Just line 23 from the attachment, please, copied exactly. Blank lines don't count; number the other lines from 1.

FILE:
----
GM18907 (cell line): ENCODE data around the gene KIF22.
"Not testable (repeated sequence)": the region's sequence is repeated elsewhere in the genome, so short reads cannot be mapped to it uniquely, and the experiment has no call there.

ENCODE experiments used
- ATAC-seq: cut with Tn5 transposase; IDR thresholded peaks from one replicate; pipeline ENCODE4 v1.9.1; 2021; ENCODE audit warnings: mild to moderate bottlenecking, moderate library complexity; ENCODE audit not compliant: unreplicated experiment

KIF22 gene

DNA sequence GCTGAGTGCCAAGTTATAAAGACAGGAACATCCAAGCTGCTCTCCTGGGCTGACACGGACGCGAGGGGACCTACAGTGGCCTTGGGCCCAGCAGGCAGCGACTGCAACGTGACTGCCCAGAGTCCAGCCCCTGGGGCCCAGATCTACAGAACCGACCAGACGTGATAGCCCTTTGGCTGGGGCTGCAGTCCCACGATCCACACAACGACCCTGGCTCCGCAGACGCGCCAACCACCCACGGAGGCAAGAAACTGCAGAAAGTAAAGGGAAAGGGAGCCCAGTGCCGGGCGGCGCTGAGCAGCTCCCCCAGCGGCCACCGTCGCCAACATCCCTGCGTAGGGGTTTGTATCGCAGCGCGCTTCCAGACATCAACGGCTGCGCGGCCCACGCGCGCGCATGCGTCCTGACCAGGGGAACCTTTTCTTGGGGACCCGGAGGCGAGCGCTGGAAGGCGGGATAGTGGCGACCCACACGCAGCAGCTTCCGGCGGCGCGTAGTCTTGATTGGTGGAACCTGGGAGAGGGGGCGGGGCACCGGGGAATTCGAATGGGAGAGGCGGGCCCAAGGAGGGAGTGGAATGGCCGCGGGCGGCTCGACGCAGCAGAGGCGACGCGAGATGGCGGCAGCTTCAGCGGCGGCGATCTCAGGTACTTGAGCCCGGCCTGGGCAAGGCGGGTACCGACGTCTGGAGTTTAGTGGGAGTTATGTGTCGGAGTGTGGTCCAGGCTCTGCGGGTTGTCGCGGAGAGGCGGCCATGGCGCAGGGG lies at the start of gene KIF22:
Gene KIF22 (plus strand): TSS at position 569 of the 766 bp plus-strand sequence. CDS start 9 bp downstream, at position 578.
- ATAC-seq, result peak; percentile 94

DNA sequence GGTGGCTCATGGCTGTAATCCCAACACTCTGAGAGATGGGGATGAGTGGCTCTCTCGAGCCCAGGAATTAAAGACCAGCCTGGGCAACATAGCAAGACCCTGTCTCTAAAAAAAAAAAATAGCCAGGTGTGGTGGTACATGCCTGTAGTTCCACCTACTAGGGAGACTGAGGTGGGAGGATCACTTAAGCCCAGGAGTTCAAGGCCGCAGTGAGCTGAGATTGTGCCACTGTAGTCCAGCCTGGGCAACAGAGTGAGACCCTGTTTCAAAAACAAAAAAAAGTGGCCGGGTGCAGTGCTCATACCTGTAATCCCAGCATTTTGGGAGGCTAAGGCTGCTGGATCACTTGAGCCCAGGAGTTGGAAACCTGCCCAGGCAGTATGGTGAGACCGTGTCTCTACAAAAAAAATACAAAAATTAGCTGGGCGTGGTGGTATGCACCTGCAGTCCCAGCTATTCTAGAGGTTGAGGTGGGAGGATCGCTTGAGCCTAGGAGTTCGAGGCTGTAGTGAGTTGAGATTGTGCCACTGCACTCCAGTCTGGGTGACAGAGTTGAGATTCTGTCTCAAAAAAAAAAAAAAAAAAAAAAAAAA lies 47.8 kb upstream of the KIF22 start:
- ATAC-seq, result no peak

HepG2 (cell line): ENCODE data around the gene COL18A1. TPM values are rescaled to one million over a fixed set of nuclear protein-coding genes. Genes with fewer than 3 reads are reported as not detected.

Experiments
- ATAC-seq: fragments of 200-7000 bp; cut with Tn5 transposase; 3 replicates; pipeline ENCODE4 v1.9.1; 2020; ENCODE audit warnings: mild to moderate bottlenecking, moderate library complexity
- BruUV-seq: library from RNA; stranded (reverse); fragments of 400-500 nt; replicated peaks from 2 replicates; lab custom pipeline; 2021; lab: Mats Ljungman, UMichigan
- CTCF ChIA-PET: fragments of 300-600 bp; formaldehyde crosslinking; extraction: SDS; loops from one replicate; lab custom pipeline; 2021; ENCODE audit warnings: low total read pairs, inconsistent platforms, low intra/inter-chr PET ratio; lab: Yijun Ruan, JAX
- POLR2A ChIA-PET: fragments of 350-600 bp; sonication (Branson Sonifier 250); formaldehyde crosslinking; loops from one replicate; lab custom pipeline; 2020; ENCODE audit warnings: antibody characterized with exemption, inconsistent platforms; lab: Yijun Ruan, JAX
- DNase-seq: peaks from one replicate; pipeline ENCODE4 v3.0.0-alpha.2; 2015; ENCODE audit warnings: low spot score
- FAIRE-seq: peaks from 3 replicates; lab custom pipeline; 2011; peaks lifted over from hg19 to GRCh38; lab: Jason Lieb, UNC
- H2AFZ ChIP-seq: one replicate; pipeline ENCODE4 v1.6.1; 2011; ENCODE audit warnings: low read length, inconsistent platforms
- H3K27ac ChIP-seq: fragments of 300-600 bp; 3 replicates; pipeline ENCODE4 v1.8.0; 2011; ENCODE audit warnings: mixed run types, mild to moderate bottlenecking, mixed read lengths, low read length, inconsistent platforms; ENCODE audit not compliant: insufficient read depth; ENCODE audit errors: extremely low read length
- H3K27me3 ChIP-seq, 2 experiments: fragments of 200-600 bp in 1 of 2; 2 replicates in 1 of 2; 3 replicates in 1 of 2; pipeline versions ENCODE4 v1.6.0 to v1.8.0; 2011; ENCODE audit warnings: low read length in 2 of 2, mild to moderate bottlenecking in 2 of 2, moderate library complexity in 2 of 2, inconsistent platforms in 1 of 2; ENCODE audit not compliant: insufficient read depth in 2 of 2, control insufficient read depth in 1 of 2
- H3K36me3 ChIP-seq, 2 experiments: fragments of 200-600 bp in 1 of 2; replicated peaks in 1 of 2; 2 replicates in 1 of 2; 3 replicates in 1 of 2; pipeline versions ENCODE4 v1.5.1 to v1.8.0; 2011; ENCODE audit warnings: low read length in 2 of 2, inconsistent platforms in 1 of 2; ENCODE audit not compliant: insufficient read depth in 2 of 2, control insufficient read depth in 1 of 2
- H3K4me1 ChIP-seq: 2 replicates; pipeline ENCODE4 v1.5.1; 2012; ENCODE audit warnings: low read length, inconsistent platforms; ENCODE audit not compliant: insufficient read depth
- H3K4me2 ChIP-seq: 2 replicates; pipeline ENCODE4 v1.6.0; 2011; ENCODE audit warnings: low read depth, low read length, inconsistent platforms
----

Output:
- H3K4me1 ChIP-seq: 2 replicates; pipeline ENCODE4 v1.5.1; 2012; ENCODE audit warnings: low read length, inconsistent platforms; ENCODE audit not compliant: insufficient read depth